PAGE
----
In descending order, by date published.
A guide to the identification and control of broadleaf weeds in Kentucky pastures.
Authors: Glen Aiken, Les Anderson, Darrh Bullock, Roy Burris, Lowell Bush, J.R. Bussard, Andrew Foote, Ben Goff, David Harmon, V.B. Holder, Isabelle Kagan, Nicole Kenney, D.H. Kim, S.E. Kitts, Jim Klotz, Anne Koontz, Jeff Lehmkuhler, Kyle McLeod, Jim Strickland, Eric Vanzant, Bill Witt
The intent of this report is to provide highlights of our research and extension activities. We have a vested interest in the beef industry in the state and nation, and hope this report provides a window into our programs. We believe that after viewing this report, a greater appreciation will be garnered with respect to our involvement in the multiple fields of study related to beef production. The faculty, staff and student activities are advancing our understanding of basic science principles of livestock production as well as applied research that producers and the industry can benefit from immediately, as well as in the future. Extension educational programs, on-farm demonstrations, and other activities aid in transferring this knowledge to producers, allowing for increased awareness and adoption of management change.
Kentucky and surrounding states are known for grass pastures and horses. Pastures supply nutrients, provide hoof support for exercise, control erosion, and add to the aesthetic value of horse farms. The ability to establish and manage horse pastures is therefore important to horse owners.
Authors: Bill Bruening, Dottie Call, Mike Collins, David Ditsch, Charles Dougherty, Dennis Egli, Larry Grabau, J.D. Green, John Grove, Jimmy Henning, Jim Herbek, John James, Garry Lacefield, Jim Martin, Lloyd Murdock, Gene Olson, Gary Palmer, Todd Pfeiffer, Tim Phillips, Monroe Rasnake, Robert Spitaleri, Norm Taylor, Dennis Tekrony, Bill Witt
Authors: Richard Barnheisel, Morris Bitzer, Jimmie Calvert, Glenn Collins, Mike Collins, Mark Coyne, David Ditsch, Charles Dougherty, Larry Grabau, J.D. Green, Dan Grigson, John Grove, Dennis Hancock, Jimmy Henning, Jim Herbek, John James, John Johns, A.D. Karathanasis, Brenda Kennedy, Garry Lacefield, Eugene Lacefield, Len Lauriault, Bill Maksymowicz, Jim Martin, Bob Miller, Tom Mueller, Gregg Munshaw, Lloyd Murdock, Gary Palmer, Bob Pearce, Todd Pfeiffer, Chuck Poneleit, A.J. Powell, Monroe Rasnake, Edwin Ritchey, Scott Shearer, Frank Sikora, Robert Spitaleri, Norm Taylor, Charles Tutt, Dave Van Sanford, Paul Vincelli, Ken Wells, David Williams, Bill Witt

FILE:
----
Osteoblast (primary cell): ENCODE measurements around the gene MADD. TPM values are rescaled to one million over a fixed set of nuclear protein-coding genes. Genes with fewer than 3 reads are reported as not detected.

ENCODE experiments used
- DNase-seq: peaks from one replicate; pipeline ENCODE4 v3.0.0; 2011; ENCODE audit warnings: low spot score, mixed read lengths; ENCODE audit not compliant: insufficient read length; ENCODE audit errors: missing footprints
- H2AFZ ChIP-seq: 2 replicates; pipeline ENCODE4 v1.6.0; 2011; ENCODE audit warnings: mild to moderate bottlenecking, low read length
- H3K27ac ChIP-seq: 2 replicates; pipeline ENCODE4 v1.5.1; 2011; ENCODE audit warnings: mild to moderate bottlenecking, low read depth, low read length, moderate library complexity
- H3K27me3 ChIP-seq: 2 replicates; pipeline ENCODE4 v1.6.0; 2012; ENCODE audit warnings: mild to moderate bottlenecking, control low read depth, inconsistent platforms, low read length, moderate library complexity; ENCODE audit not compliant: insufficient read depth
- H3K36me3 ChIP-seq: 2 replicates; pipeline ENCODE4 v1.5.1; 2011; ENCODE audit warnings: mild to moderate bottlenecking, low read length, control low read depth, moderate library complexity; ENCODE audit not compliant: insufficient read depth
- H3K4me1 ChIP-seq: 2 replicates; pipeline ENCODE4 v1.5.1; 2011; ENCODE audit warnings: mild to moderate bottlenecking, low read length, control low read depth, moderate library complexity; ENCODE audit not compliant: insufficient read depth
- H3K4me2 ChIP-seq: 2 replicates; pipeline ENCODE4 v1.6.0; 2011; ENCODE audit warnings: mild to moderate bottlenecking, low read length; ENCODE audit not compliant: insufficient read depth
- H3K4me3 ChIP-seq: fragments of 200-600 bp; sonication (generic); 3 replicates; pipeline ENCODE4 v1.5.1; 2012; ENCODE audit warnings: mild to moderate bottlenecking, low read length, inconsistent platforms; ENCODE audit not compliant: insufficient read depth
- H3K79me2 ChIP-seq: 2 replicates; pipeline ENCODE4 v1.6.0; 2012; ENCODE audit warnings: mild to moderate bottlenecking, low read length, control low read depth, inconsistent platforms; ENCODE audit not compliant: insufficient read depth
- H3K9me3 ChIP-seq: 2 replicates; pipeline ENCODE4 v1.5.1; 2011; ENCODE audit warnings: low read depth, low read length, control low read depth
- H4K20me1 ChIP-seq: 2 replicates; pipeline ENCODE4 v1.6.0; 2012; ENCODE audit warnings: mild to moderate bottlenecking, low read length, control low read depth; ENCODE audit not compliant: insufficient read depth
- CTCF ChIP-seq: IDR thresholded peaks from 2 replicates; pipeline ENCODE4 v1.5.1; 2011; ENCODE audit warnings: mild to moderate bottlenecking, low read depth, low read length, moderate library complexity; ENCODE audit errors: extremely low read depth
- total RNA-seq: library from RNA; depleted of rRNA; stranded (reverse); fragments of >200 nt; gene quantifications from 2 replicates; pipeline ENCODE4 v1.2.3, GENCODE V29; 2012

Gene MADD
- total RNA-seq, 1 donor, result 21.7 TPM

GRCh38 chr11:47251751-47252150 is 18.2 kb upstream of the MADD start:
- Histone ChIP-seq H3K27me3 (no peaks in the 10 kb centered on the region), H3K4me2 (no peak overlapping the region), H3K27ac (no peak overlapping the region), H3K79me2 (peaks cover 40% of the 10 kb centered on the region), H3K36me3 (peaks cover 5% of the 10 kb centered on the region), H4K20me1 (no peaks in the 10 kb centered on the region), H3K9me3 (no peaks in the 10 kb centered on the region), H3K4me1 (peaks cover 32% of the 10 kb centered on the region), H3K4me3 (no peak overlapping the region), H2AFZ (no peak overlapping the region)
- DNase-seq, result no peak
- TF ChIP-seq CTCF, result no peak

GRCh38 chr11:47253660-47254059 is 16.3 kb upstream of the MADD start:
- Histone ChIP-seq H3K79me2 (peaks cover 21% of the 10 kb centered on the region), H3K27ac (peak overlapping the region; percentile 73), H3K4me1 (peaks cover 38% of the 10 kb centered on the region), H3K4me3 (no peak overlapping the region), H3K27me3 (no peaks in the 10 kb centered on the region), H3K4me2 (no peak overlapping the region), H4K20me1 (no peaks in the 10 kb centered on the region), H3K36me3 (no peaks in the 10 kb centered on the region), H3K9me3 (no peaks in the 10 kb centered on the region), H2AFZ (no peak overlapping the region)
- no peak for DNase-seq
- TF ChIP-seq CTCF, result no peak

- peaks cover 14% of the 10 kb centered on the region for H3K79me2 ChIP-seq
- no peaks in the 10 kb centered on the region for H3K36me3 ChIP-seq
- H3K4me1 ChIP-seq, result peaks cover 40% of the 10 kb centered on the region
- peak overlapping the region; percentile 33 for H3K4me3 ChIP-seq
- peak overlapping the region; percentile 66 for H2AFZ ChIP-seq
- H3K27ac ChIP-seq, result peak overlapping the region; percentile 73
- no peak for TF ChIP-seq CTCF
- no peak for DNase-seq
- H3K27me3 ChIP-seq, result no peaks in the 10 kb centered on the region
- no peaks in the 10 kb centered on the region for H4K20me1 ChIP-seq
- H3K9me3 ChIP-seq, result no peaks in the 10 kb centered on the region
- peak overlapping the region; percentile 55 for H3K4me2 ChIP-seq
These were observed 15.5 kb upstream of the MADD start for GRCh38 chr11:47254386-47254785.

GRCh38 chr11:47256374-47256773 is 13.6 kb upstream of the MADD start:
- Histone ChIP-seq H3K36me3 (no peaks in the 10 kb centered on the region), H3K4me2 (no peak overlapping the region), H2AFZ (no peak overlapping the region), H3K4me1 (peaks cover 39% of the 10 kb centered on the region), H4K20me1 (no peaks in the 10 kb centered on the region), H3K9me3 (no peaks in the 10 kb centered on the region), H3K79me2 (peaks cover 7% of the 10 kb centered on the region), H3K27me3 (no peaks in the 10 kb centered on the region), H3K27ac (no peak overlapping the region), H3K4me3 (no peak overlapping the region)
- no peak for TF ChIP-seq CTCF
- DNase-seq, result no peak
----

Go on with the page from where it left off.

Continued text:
Departments: Animal and Food Sciences, Biosystems and Agricultural Engineering, County Extension, Plant and Soil Sciences, Plant Pathology, Regulatory Services
Series: Progress Report (PR series)
Size: 550 kb
Departments: Agricultural Economics, Biosystems and Agricultural Engineering, Entomology, Plant and Soil Sciences, Plant Pathology
Series: Interdepartmental (ID series)
Tags: farm crops, grain crops, small grains
Size: 467 kb
Authors: Richard Barnheisel, Mike Barrett, Morris Bitzer, Bill Bruening, Lowell Bush, Dottie Call, Mike Collins, Mark Coyne, Maelor Davies, David Ditsch, Charles Dougherty, Dennis Egli, Don Ely, Larry Grabau, J.D. Green, John Grove, Jimmy Henning, Jim Herbek, Don Hershman, John Johns, Doug Johnson, Fred Knapp, Garry Lacefield, Eugene Lacefield, Bill Maksymowicz, Jim Martin, Lloyd Murdock, Gary Palmer, Bob Pearce, Todd Pfeiffer, Tim Phillips, Chuck Poneleit, A.J. Powell, Monroe Rasnake, Charles Slack, Scott Smith, Robert Spitaleri, Norm Taylor, Dennis Tekrony, Bill Thom, Charles Tutt, Dave Van Sanford, Ken Wells, David Williams, Bill Witt
Late winter or early spring is a good time of year to start looking at the weeds growing in cultivated beds, vegetable gardens, and fallow fields not yet tilled and planted for the coming year. Many of the plants that flower at this time are winter annuals.